StatsCan uses crowdsourcing to collect data on pot prices

Statistics Canada is using crowdsourcing to gather information about why Canadians use pot — and how much they pay for it.

Online initiative aims to get better picture of black market pricing before cannabis becomes legal in July

Statistics Canada is using crowdsourcing to get information on consumer trends for medicinal and recreational cannabis — along with estimated GDP numbers for comparative purposes. (Patrick T. Fallon/Bloomberg)

Statistics Canada is crowdsourcing to gather information about why Canadians use pot — and how much they pay for it.

In what is a first for the federal agency, it launched the cannabis crowdsourcing initiative to try to fill information gaps as Canada gets set to legalize marijuana in July.

"Tell us about your last purchase of dried cannabis — submissions are anonymous!" reads the call for participants."Your data is protected." 

More than 5,000 respondents have taken part since the online survey launched Thursday.

The online questionnaire asks consumers what price they paid for what quantity and quality, what city it was purchased in, and whether it was used to medicate or use recreationally. It also lists a table with average pricing in each of the provinces and the territories, showing a range of $6.94 to $9.52 per gram, with prices gleaned from third-party sources such as www.priceofweed.com.

This is the first time StatsCanada has collected its own data on marijuana pricing.

Statistics Canada economist Conrad Barber-Dueck said the crowdsourcing method is being used to get information fast, and to reach a younger target group who can be more challenging to contact through traditional survey methods such as phone calls.

"Because this is our first time, we're still a little uncertain, but our uptake has been good so far," he said. "There has been a very good response to this, and of course the more responses you get, the better your results will be. The larger the sample size, the more accurate you will be."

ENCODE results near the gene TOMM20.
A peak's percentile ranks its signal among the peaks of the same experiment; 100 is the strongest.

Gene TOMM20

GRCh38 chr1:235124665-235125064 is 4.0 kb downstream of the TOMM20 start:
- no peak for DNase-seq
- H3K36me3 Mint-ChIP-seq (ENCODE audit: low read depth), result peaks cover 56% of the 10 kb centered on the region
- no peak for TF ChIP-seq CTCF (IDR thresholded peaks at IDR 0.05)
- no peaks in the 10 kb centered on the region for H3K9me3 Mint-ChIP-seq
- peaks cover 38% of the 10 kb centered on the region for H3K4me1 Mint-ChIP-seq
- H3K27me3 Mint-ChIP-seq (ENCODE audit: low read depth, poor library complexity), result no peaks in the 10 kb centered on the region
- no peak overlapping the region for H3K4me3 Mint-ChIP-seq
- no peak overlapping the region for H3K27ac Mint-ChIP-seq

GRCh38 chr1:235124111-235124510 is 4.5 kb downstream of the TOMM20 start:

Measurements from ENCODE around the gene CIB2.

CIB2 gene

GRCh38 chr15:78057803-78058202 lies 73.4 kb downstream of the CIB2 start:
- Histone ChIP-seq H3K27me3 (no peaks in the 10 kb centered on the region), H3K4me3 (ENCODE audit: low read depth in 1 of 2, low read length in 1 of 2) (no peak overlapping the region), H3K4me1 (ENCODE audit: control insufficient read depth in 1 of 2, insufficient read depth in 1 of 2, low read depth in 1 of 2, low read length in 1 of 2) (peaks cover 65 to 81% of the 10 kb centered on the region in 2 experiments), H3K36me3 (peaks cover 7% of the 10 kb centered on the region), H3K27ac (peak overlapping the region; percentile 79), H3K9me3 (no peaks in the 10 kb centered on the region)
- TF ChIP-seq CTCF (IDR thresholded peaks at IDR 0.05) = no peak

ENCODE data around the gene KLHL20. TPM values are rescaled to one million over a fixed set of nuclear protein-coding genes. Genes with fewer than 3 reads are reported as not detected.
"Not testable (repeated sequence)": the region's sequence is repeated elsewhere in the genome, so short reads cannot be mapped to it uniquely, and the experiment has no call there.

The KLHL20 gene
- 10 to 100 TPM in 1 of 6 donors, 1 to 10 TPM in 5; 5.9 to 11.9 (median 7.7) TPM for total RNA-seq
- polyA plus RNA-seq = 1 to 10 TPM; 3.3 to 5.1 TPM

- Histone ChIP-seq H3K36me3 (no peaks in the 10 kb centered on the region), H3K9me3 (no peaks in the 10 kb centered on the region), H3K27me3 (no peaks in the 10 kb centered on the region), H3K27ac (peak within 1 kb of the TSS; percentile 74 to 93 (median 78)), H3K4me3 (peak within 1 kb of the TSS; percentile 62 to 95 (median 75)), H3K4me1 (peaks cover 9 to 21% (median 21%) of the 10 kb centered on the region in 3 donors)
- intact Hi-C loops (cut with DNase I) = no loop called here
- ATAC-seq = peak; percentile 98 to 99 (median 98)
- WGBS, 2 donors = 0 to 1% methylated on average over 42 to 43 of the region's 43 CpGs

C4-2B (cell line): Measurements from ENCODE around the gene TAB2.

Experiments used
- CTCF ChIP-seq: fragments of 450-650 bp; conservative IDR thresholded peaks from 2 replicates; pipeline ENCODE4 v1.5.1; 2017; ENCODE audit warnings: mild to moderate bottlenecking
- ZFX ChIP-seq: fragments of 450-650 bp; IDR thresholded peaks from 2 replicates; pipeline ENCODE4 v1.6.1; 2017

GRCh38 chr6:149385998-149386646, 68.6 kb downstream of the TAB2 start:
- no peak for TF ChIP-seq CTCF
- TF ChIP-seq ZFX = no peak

The data will continue to be collected up to, and after, marijuana is legalized in July this year for comparison purposes, with results made public periodically. The first set of results will likely be released in early February.

Economy of cannabis

The online survey will help measure the economy around cannabis production and sales, to better understand the impact

"When legalization day comes along, if we have a lot of activity that previously was not included in GDP because it was illegal, that doesn't mean it wasn't happening," he said.

"We know that people are buying and consuming cannabis — that production was there, even though it was illegal. So when it does become legal, we don't want there to be a big jump in the GDP, because this isn't really showing economic reality. We want to have a before and after so we have more precision in the way we're measuring GDP."

Last week, the agency used what it called "assumptions" and "sparse data sources" to report that Canadians spent an estimated $5.7 billion on cannabis last year, with 90 per cent of sales in the black market for non-medical consumption.

In December, Finance Minister Bill Morneau reached a deal with the provinces on sharing pot tax revenues, and said at the time that marijuana will be competitively priced at about $10 a gram to help shut down the black market.

Ontario had already considered setting the price at $10 a gram.

Pot remains illegal

Barber-Dueck acknowledged some people may be hesitant to respond because cannabis remains an illegal substance, but said all information is strictly confidential.

If the initiative is successful, crowdsourcing could be used for other StatsCan surveys.

During a news conference to close a cabinet retreat in London, Ont., earlier this month, Prime Minister Justin Trudeau said Canadians who buy pot are funding gangs and organized crime and will continue to be charged until marijuana is legal.

The Liberal government is looking at ways to deal with criminal records for possessing pot, but Trudeau said there will be no amnesty until after cannabis is legalized and controlled in July.

Trudeau said the government's plan for marijuana is "fundamentally" about public health and safety, and until the critical regulatory and security regimes are in place it will be treated as an illegal product.

About the Author

Kathleen Harris

Senior Writer

Kathleen Harris is a senior writer in the CBC's Parliament Hill bureau. She covers politics, immigration, justice and corrections. Follow her on Twitter @ottawareporter

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